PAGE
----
The Scottish Mental Health Arts Festival’s online programme is now live. In the opening week, we are thrilled to present Hysteria!, Julia Taudevin’s darkly comic political cabaret from SMHAF 2017, a short film programme themed around Self-Isolation, and dance and visual arts from our regional networks.
SMHAF 2020: Online Programme
We will be putting out new content on our website and Vimeo page every Monday at 12pm and this will be available to view until the same time the following week. New content will include a theatre show and a film programme, both available for one week only. There will also be a conversation based on our film screenings taking place on Thursday evenings, additional events each week - including Eat. Move. Sleep. Repeat. coming soon - and some special announcements later this month.
To ensure our online programme is accessible to all, everything will be free to view directly through our website – visit mhfestival.com/whats-on-2020. We will also have pay what you can tickets available for all our film and theatre events, so, if you are able to, please use these to support the festival.
We would also be grateful if you can leave your email address to help us measure the impact of our online programme – it will really help us to work towards developing more accessible online content in the future alongside our usual live programme.
First up in theatre is Hysteria!, a political cabaret from SMHAF 2017. Hysteria! was, arguably, the first theatre show of the #MeToo movement, partly inspired by the 2016 US election and the 2017 global women’s marches. The show was developed through Julia Taudevin’s work with the Mental Health Foundation on a project exploring the impact of sexism on women’s mental health, which saw over 100 women interviewed individually and in groups. These conversations were the starting point for Hysteria!, a cabaret-style show that combined sharply satirical songs and sketches with dialogue taken verbatim from those interviews.
Julia writes: “I am 100% confident that connecting with so many incredible survivors through the research process and navigating that research as a writer was key to me coming out the other side of an extraordinary moment in my life a stronger, happier and healthier person. I am absolutely delighted that audiences can once again enjoy the wild and wonderful political cabaret that we made.”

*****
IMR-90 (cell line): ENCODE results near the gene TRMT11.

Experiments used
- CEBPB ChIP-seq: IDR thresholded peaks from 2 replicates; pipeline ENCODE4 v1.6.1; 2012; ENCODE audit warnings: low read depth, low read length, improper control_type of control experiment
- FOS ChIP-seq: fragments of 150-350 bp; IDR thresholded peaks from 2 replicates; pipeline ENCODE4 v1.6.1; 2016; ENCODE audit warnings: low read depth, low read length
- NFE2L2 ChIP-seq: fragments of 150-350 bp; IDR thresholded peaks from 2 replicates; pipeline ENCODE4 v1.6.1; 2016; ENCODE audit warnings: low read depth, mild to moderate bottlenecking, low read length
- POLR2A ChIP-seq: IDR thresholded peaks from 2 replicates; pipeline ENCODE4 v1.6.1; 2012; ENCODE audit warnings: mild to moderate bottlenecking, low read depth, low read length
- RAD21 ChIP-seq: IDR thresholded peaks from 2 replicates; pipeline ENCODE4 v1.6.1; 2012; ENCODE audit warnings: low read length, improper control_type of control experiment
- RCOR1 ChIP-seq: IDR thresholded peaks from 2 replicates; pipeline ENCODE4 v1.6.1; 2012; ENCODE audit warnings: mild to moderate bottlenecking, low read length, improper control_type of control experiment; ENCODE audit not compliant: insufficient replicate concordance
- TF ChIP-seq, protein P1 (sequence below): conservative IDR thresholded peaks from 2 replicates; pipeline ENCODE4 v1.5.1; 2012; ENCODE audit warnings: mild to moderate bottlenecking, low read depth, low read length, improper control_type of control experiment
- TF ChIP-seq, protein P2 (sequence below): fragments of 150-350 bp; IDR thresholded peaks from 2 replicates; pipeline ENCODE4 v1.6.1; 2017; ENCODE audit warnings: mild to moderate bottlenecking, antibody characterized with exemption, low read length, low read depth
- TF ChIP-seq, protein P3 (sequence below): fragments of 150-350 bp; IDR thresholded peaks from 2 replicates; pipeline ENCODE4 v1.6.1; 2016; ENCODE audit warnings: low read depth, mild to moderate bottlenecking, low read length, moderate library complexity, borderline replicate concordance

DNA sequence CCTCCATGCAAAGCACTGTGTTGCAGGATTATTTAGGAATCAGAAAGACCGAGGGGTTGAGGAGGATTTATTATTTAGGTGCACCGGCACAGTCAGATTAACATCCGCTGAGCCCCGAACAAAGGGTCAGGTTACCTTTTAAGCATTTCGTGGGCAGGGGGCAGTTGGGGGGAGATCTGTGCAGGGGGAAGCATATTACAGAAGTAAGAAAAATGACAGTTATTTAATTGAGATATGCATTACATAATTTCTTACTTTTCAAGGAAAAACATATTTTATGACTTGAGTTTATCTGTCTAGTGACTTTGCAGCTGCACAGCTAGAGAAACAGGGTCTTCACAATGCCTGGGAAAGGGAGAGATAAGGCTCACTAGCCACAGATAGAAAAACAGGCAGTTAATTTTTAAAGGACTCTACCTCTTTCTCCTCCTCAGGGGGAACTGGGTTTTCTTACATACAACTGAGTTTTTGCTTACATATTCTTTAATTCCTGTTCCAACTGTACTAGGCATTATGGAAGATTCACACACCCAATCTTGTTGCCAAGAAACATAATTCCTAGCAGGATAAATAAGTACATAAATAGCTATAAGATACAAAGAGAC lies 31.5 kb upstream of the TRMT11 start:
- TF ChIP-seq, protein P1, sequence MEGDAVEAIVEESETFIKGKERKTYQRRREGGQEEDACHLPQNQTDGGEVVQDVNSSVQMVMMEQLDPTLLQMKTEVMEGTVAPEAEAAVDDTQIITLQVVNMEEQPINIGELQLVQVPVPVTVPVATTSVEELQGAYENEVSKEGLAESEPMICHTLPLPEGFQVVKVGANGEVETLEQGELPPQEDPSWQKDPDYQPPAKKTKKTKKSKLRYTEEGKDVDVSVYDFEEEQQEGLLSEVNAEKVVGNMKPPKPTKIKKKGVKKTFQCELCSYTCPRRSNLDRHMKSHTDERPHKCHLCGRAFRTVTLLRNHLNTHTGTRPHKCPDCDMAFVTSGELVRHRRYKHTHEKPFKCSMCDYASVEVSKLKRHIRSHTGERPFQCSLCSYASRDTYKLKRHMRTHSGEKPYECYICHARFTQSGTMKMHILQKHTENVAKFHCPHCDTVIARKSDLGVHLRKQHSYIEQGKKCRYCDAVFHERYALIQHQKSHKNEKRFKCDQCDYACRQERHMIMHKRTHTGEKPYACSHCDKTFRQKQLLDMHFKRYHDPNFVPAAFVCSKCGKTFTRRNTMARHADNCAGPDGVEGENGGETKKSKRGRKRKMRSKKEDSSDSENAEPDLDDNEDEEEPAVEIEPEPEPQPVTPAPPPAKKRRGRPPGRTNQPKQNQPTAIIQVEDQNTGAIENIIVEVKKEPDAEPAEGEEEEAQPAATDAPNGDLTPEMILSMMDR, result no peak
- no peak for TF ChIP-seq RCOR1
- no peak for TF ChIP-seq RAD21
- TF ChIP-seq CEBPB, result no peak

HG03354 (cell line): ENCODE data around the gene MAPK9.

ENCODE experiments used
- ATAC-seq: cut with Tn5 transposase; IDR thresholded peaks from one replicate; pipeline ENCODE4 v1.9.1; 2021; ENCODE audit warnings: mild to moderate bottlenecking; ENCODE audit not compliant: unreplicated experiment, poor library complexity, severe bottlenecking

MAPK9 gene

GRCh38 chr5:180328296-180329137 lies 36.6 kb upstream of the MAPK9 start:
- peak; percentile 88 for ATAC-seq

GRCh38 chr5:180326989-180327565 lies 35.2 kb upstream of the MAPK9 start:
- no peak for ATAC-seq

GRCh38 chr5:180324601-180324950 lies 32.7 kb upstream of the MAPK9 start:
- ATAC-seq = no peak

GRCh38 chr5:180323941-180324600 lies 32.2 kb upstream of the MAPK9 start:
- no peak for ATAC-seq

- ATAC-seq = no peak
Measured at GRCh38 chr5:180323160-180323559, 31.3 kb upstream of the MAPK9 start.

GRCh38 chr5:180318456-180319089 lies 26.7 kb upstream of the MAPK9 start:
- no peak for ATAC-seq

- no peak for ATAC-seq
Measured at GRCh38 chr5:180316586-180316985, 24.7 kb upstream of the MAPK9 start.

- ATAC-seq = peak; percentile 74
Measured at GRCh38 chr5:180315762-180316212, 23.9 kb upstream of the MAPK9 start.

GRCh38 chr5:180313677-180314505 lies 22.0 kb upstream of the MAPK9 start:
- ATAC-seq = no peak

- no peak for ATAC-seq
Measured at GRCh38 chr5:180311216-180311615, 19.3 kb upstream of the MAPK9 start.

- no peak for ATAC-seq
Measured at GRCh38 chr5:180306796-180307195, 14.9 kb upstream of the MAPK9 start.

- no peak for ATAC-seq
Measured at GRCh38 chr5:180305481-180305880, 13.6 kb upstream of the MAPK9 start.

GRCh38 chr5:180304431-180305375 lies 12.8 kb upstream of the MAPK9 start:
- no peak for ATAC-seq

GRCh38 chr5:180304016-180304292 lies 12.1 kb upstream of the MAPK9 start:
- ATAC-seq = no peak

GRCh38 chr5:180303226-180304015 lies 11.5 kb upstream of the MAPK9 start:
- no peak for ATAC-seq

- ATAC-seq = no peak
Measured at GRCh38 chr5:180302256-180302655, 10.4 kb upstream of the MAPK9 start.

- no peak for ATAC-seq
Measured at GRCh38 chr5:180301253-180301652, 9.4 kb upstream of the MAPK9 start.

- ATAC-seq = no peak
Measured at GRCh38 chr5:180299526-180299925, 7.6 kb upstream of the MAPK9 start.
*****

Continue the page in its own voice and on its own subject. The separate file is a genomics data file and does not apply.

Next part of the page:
Our film programme opens with a pair of experimental short films that resonate deeply with the challenges we are facing in our newly transformed world. Focusing on the mental health problems caused by uncertainty and isolation, these films are connected by two protagonists who are attempting, in different ways, to shield themselves from existential challenges created by circumstances outside their control.
Solastalgia, directed by SMHAF 2019 award-winner Millefiore Clarkes, and Knock, Knock, Knock, from Korean director Arom Choi, will be available for viewing all week. There will be an opportunity to join us for an informal conversation on Zoom at 8.30pm on Thursday 7 May to talk about the issues these films raise and the things we are finding solace in during this time of uncertainty and isolation.
Watch Self-Isolation short films here.
Conversations or Q&A are planned to take place on Thursday evenings throughout the festival. Check our listings for the latest updates. To make them accessible to D/deaf and hard of hearing audiences, all films screened online will be subtitled.
Book tickets for the Self-isolation discussion here.
Exhibitions are always a big part of our programme, and a huge amount of work goes into producing artworks for SMHAF each year. To celebrate this work – and create an opportunity for it to be seen by wider audiences – we have created an online exhibition called SMHAF at Home that will be developed in the coming weeks in collaboration with the SMHAF community.
The first artworks to go on display are from a solo exhibition by Edinburgh-based artist Jamie King titled The Mind of Celebrity. He has painted portraits of celebrities who are known to have experienced mental health issues, using photographs as a reference. It was due to be shown at Edinburgh Palette this May and we are delighted to share it here.
Julia James-Griffiths, a dance artist based in Edinburgh, will be leading movement sessions that focus on supporting mental health and wellbeing every Tuesday at 12pm during lockdown. Starting tomorrow, the 30-minute Mind to Move class involves breathing and relaxation exercises and movement improvisation, and are open to all.
We hope you can join us for many of these events. Please help us spread the word by sharing our events with friends and family and let us know what you think on Facebook, Twitter and Instagram.
The Scottish Mental Health Arts Festival is led by the Mental Health Foundation.